No. 27: May-Jun 1983
For years Halton Arp has been searching the skies for anomalous astronomical objects. Among the many maverick items in his catalog are objects that seem physically related but have radically different redshifts. Examine for instance the illustration, which shows the large galaxy NGC 7603 (possessing a supposed recessional velocity of 8,700 km/sec) and its smaller companion at the end of the filament, which recedes at the much higher velocity of 16,900 km/sec. According to the Theory of the Expanding Universe, the greater the recessional velocity (as measured by the red or Doppler shift), the farther away the object is. But Arp's many examples of physically connected galaxies with wildly different redshifts suggest that some of the disparities in redshifts may actually be due to the related objects flying apart from each other. In the illustration, the small companion might have been "shot out" of its parent galaxy at high velocity by some unappreciated galactic gun.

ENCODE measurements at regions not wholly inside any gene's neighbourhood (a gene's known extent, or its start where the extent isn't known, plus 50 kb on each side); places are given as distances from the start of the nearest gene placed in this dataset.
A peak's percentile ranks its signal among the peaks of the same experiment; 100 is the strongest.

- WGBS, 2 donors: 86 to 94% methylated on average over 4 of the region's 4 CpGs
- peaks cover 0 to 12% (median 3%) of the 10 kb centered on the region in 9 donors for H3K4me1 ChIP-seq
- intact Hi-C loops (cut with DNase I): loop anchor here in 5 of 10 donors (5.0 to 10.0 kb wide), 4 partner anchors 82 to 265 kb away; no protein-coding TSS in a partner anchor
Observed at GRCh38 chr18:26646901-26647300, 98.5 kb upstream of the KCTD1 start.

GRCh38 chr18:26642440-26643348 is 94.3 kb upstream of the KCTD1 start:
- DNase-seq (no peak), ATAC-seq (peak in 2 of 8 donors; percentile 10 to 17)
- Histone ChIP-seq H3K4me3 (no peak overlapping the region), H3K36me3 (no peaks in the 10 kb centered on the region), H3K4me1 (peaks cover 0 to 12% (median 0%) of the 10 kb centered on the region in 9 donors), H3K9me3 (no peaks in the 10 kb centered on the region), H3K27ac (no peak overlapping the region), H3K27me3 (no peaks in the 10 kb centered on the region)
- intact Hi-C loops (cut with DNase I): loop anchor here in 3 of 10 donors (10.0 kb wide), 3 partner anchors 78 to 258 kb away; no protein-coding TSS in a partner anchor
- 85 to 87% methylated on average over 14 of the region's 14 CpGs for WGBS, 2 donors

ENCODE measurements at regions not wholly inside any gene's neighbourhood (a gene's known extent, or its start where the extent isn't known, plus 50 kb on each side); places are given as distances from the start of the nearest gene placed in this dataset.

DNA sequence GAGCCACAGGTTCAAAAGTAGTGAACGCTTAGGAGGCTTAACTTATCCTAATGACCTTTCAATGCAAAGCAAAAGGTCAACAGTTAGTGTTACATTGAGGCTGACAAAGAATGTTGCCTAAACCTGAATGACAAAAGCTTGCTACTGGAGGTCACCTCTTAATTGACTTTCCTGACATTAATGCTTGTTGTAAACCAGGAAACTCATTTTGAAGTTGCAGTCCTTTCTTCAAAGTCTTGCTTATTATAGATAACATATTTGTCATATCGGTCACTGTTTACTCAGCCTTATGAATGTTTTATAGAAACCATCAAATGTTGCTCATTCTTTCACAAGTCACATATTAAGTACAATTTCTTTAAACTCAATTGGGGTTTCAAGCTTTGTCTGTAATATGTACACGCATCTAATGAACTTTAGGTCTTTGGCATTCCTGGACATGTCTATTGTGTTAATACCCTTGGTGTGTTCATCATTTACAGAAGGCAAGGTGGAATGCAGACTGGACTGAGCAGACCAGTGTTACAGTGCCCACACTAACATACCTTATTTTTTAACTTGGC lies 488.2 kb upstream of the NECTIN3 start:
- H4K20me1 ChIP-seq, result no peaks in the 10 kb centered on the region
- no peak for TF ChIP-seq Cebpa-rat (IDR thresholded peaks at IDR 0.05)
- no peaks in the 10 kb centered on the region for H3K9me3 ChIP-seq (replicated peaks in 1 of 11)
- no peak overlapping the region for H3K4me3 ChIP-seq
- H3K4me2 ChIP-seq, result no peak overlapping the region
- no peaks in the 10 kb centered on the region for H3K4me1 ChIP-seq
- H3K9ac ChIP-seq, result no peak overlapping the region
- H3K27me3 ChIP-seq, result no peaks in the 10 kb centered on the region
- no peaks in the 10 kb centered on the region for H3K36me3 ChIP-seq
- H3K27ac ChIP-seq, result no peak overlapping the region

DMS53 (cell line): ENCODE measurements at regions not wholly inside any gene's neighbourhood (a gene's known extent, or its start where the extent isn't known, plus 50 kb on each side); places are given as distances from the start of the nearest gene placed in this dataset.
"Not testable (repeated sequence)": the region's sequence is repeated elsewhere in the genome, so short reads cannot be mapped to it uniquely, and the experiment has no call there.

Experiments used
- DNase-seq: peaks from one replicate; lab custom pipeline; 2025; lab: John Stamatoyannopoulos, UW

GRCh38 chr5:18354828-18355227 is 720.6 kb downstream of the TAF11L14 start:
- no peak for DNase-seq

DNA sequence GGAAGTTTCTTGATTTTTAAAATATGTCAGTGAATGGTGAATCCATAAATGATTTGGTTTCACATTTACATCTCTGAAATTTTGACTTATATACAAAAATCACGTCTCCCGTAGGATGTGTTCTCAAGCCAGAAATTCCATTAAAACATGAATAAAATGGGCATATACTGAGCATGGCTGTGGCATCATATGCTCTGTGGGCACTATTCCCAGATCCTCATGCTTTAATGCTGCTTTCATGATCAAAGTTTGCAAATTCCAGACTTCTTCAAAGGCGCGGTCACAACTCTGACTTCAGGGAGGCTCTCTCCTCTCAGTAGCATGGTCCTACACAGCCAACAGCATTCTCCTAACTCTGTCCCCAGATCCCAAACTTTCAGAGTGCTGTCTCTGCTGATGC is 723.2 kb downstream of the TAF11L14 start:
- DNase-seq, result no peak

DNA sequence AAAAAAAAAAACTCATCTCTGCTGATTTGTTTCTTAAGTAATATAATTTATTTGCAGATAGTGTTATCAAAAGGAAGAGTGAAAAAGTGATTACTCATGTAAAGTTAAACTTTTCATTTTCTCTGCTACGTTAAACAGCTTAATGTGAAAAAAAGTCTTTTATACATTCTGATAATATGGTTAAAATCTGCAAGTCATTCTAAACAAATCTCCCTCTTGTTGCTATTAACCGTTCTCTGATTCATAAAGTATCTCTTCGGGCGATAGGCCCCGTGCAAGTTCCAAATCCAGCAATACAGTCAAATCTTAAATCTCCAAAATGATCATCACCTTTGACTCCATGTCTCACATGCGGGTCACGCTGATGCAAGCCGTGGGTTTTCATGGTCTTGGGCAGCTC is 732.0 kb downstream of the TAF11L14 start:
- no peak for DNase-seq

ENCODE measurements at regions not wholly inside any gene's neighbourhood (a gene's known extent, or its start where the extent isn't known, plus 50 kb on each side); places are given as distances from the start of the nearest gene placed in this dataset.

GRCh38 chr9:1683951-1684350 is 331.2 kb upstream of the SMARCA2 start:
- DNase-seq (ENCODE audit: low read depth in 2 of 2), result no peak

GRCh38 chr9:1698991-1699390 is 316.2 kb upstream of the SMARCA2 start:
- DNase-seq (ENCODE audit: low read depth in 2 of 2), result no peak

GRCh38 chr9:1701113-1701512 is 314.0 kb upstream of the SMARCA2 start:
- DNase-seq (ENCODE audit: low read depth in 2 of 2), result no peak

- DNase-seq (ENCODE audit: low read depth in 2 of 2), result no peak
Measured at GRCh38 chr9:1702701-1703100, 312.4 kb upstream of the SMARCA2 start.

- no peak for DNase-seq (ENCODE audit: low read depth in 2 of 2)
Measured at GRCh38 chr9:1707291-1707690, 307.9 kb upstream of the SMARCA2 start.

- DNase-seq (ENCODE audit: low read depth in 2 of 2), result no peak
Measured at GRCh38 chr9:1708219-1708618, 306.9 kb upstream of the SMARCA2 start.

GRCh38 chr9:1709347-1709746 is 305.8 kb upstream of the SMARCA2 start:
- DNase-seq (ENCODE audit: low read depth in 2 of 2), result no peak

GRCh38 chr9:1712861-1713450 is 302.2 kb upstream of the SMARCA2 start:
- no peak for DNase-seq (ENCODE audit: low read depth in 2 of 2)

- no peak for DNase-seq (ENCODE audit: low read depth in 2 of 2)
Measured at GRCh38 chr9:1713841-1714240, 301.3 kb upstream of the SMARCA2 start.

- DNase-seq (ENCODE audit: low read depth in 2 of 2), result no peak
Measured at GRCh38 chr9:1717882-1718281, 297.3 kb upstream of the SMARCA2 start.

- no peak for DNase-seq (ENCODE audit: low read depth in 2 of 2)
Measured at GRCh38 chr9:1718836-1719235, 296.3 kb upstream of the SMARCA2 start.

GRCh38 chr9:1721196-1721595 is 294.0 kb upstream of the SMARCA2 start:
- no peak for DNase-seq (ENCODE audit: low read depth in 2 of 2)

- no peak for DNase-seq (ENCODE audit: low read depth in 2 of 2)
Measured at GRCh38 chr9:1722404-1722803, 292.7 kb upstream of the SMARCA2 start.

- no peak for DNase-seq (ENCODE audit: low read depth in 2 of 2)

(Arp, Halton C.; "Related Galaxies with Different Redshifts?" Sky and Telescope, 65:307, 1983.)
Comment. Left unsaid in Arp's article is the possibility that redshifts are not good measures of distance. If they are not, doubt is cast on the Theory of the Expanding Universe and the reality of the Big Bang itself. Some astronomers, according to news items in scientific publications, have heard enough about discordant redshifts and would rather see scarce telescope time used for other types of work!
Reference. Anomalous quasar redshifts are cataloged at AQF2 in Stars, Galaxies, Cosmos. For details on this book, visit: here.